Doe Words

small sounds in the hurricane whirl

Air Loom

Air Loom

Some of you say, “It is the north wind who has woven the clothes to wear.”

But shame was his loom, and the softening of the sinews was his thread.

And when his work was done he laughed in the forest.

Khalil Gibran, The Prophet

The Arsonist

My sisters rely on ponds to survive. Deep in the Midland Black the bogs cycle clear water through webs of sphagnum, a system stretching from the forest to the stone steps on the flat. The ground is level in most places, a defunct womb, a fox trap overgrown with moss. The moon hangs in the sky ringed with disease, and we are too alone.

My sisters scrape black crawfish from the net edges and cook them in pots over fire while we think about the unevenness. We think of ourselves as equals—feel our sameness through the currents in our blood—but still our eldest was around for a time the rest of us didn’t exist, when we were unreal or less, locked in the precepts of nebula. Our eldest won’t talk these days and we don’t know what she’s seen of loneliness. Our questions are clumsy, the grace of crawfish claws in their last moments of boiling.

I light all the fires under our pots. It is my natal dexterity, my blood-moon birthright. Others have the nets, the moss, priestess-knowledge, reservoirs deep as peat; I raise flames to curl with the helix of hazel branches.

If we had names we might forget ourselves. We don’t need them in the flatness, where we can see from the forest straight through to the Edge. We read the difference in our faces like the runes in the stones; the meaning we’ve forgotten because our eldest doesn’t speak. We get glimmers of understanding, deep truths from our ionized psyche, the unconscious we formed from, plasmatic astronomy traced into our bones. The things we know are smoke-thick, then gone; we are acclimated to enough.

What we know about our lineage are irises covering the range of feldspar, dark hair from the depths of the mires. It would be imbalanced to have a favorite sister, but these days I spend most of my time with the bone-carver. Of all my sisters she maybe looks the most like me: hooded eyes, rune-slice cheeks.  The bone carver makes our tools from the fallow deer midden after a fresh kill; she is particularly adept at knives. The bone-carver is the one who kills most of the fallows we rely on in the Midland Black these days, for hoods, for oils, for meat, for bones. There are many things we can say to each other without speaking, only through our iridium looks, language audible to fallows and storms.

Read the rest of this entry »

Not yet endless


1. Zen

2. Anger flares of acne

3. Moisture (like an orchid)

4. Dreams about hair dye and poison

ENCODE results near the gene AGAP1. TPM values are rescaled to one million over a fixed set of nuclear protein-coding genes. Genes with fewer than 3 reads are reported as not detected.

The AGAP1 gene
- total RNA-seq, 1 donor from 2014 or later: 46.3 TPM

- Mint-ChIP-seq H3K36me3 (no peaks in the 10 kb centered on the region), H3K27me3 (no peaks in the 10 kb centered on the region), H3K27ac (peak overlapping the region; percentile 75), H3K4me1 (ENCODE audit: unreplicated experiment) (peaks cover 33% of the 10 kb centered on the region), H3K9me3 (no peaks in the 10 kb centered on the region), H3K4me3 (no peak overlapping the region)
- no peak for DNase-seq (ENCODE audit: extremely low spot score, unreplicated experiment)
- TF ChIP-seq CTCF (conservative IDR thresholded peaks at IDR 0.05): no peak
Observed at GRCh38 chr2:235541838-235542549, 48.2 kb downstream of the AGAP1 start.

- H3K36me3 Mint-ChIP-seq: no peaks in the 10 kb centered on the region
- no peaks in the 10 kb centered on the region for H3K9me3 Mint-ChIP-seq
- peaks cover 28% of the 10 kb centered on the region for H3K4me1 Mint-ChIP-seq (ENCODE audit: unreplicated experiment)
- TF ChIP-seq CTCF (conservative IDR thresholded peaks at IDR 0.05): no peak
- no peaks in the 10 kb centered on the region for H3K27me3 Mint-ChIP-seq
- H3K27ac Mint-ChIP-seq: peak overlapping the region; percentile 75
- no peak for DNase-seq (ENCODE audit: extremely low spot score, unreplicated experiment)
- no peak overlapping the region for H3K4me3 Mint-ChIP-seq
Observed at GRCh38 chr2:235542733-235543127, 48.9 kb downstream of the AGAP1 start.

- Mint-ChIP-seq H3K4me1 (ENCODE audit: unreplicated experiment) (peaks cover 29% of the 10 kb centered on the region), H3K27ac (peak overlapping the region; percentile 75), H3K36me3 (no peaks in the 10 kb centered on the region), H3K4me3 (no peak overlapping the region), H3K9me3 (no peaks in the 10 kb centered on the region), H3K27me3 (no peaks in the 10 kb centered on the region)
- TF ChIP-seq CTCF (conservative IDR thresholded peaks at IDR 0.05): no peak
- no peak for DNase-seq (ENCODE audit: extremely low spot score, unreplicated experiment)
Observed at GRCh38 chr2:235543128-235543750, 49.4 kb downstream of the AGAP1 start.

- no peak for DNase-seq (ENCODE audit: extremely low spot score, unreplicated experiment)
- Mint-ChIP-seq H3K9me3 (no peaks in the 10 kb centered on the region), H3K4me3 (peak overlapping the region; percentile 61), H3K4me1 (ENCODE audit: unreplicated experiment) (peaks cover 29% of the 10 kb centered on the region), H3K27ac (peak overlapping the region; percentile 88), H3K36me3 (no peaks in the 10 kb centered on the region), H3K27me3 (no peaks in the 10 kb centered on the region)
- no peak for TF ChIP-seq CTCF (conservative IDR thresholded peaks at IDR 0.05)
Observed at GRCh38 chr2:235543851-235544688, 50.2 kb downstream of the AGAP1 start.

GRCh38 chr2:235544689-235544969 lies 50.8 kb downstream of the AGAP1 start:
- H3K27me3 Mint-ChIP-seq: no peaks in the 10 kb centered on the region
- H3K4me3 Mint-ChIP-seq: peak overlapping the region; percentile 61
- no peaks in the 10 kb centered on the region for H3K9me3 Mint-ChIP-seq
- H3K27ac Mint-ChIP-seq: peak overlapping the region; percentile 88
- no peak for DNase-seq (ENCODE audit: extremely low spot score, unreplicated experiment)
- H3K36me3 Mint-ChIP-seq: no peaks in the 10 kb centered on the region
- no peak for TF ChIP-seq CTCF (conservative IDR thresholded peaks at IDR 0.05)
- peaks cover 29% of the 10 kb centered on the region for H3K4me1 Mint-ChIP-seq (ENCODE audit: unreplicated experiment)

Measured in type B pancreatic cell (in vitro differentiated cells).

5. Fixed impermanence

6. Swimming pools

7. Actively un-naming things

8. Helixed seeds

9. Lavender surface cleaner

10. If any of this means anything I’m not ready to hear it


It’s like this when I begin to exist outside of time: in nominal hours, or just the hyper-steadied reality of inconsequence.  How always blue ink makes me dizzy like the crystalline stitch of air, how washing dirt off my feet separates me from the rottweilers, from our skulls, from our bites and our dreams of circles.  Omens prick the atmosphere—you wanted this—a raven on the roof pitch, the glare of dandelion seeds, teenage doves learning about wingspans and snap-jaws, broken pool filters.  Rereading the same book about psychics too often and now I’m guarded, sleep behind concrete walls, wondering if there can exist a life incapable of birth or stains or are we all just products of an interminable weather.

Reading Tanya Luhrmann


IMG_8140nealwisdom 1459715_10200732165825058_942404468_n

1. poem of words I’ve crossed out recently

2. words by a best friend that are looping my skull in [daisy] chains

3. where I’ll be this fall


I’m beginning to remember the nights at Eschaton
where my hands bled that first time
and the happiness of champagne embers
spread through the wires, made me dizzy
in low corners, called me dirty bomb words
slick with ribbons like an octopus

who whispered
a thousand emptied circles until
blood pillowed in my cheeks
and the stoplights blistered in shallow rain

where I learned I never knew myself
not in the middle of things
barely beyond the edges where lines fade out
become other objects, reaching lithe
in the soaked air of canyons

These Days

 I wrote this a year ago about a couple boys who broke my heart and don’t know me anymore.

I like the boys at night who let me
read sad poetry and describe my
days to them. Who put my whiskey
always on their tab. Who have twenty-nine
ways of taking a joke too far, heaven-crying
for punch lines to that jerk’s jaw behind the bar,
I love the mad ones that splatter paint all over
the sidewalks and then say sorry. When I snag
a sweater by accident and he’ll run the whole line